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Ed Sheeran at the Royal Albert Hall review: ‘The greatest British tunesmith since Elton John’

The 'Bad Habits' singer's show to raise funds for Teenage Cancer Trust proved why he's a generational talent.

By Will Stroude

Words: Simon Button; Photography: Jordan Hughes

If ever proof were needed that Ed Sheeran is a genius, his show at the Royal Albert Hall to raise funds for Teenage Cancer Trust was the case for the defence.

There are some people – many of my friends included – who don’t get what makes the world-conquering West Yorkshire singer-songwriter such a standout, but to witness him live is to witness a performer in total command of the stage and the audience.

Just ask Millie Bobby Brown, who fangirled out while introducing the last but by no means least artist to headline a week-long series of concerts that also featured Yungblud, Don Broco, Madness, The Who and Liam Gallagher.

Or Keith Lemon, Ricky Wilson, Matty Lee and Alex Scott, who were all spotted in the crowd for a two-hour set that began with ‘Tides’ (the rousing opening track from Sheeran’s new album =) and ended two-plus hours later with a banging ‘Don’t Need You’ dedicated to Jamal Edwards, who championed Ed at the start of his career.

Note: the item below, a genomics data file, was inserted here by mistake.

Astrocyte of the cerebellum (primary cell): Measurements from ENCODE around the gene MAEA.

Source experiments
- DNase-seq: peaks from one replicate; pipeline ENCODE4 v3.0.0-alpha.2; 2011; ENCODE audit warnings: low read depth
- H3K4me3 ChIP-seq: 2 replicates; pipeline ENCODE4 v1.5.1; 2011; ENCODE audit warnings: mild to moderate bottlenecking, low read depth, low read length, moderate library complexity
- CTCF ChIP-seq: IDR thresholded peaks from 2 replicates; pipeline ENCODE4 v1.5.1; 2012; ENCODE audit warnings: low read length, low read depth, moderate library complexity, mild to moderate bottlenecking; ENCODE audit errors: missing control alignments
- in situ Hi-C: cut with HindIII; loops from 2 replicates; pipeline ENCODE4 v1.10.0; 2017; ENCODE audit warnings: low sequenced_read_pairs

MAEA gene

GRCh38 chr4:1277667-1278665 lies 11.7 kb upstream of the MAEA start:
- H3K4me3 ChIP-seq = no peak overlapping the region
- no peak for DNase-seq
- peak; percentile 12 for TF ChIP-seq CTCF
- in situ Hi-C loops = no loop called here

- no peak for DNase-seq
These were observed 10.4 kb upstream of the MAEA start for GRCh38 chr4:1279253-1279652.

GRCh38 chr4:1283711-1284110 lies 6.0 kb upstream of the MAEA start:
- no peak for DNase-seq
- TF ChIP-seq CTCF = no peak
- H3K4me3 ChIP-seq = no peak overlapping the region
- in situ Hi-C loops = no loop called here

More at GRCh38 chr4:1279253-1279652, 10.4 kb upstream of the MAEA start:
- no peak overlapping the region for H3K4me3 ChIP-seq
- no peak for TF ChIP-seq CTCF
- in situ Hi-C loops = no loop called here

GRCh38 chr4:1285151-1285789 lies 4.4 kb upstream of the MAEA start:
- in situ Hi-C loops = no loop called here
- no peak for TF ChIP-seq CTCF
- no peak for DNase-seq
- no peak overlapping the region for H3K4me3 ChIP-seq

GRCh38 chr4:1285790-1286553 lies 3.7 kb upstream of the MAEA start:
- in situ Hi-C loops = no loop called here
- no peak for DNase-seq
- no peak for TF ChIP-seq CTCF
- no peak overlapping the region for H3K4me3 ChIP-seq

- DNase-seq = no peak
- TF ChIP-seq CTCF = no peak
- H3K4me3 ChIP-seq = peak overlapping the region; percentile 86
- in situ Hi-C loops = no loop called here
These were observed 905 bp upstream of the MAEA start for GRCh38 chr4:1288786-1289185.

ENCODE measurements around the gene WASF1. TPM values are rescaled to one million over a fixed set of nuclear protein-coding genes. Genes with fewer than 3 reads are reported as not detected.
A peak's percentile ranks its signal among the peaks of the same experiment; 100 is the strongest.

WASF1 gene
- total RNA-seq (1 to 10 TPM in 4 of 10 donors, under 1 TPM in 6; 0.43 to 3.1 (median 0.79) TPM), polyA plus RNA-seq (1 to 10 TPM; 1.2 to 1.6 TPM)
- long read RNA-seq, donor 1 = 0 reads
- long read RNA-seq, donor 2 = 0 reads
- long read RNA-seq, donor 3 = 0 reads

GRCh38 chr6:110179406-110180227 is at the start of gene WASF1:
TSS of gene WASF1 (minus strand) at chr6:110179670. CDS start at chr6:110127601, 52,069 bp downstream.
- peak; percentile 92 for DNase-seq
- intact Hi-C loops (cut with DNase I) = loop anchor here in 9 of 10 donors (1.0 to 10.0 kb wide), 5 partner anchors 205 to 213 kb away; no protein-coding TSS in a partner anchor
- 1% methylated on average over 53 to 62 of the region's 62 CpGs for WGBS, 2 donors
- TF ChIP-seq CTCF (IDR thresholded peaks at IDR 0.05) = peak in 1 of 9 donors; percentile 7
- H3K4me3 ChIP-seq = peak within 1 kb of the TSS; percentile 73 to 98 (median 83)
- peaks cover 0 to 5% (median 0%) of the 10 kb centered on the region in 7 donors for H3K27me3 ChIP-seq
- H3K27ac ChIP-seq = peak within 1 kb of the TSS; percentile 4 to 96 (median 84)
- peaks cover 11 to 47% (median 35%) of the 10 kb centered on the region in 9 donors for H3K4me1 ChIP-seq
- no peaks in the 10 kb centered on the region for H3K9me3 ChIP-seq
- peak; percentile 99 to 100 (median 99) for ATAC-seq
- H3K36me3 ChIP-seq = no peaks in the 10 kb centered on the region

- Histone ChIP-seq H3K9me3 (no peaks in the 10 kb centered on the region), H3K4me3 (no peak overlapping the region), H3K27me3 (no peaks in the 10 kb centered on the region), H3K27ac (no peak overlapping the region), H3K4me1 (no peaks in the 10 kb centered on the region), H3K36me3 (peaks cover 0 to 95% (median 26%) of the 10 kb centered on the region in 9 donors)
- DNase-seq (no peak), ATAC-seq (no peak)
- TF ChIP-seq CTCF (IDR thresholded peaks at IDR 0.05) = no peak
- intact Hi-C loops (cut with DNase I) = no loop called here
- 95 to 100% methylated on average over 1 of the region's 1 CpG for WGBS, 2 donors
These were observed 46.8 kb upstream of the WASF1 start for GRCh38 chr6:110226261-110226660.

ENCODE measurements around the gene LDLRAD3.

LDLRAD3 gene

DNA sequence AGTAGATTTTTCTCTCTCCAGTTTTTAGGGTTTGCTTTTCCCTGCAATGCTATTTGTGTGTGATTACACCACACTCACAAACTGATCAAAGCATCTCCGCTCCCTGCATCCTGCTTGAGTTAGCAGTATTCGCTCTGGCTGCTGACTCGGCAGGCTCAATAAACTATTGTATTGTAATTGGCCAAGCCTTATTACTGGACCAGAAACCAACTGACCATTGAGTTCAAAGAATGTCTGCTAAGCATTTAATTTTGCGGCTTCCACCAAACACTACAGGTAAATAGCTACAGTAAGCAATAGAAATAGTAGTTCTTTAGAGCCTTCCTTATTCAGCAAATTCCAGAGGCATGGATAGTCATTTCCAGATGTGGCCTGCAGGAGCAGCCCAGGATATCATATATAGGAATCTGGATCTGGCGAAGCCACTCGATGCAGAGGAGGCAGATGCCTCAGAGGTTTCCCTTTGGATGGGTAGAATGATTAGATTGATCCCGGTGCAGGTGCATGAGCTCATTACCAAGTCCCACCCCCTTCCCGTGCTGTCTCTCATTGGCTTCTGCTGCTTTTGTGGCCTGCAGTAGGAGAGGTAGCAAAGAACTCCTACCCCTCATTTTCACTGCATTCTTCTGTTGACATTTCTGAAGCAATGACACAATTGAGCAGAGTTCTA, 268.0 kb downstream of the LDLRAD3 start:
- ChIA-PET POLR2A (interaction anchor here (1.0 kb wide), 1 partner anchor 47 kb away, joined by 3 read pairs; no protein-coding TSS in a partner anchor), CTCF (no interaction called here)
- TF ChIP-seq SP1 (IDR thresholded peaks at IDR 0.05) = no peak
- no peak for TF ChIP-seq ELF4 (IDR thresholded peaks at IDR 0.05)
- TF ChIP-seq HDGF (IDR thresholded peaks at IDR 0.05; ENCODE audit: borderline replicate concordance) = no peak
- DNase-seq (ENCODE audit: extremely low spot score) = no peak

At one point he was accompanied by a pianist but otherwise it was just the man himself up there, plus an arsenal of incredible songs that earmark him as the greatest British tunesmith since – dare I say it and shoot me down if you like – Elton John.

And Elton, for all his brilliance, was never such a virtuoso. I’m not sure of the exact technical terms but the way Sheeran plays a guitar riff, bangs on said guitar to create a beat, samples his own vocals, then loops the whole thing to establish a full-blown soundscape is jaw-droppingly brilliant.

It was all for a fantastic cause and one that needs a rally-round now more than ever. Two years of lost shows because of the pandemic mean Teenage Cancer Trust is down around £2 million in vital funds needed to support young cancer sufferers, plus there are also delays in diagnosis and the impact on mental health to factor in. It’s heartbreaking to think that every day in the UK seven young people aged between 13 and 24 are told they have cancer, which makes the charity’s work so vital.

Sheeran certainly did his bit to raise awareness and funds, putting on a stonking show that ranged across slow jams like ‘Thinking Out Loud’ and ‘The Joker and the Queen’ (sadly Taylor Swift didn’t turn up for a duet) to what he proudly proclaimed “rowdy shit” like ‘Castle on the Hill’ and ‘Bad Habits’.

He has a stadium tour coming up and promised for the first time to include a band for some of the songs. It’s a nice idea but he doesn’t need one. He’s a one-man band whose musicianship, vocal prowess, range of material and energy levels know no bounds.

Rating: 5/5

For more on Teenage Cancer Trust go to To donate £10 to the charity text GIVE to 70500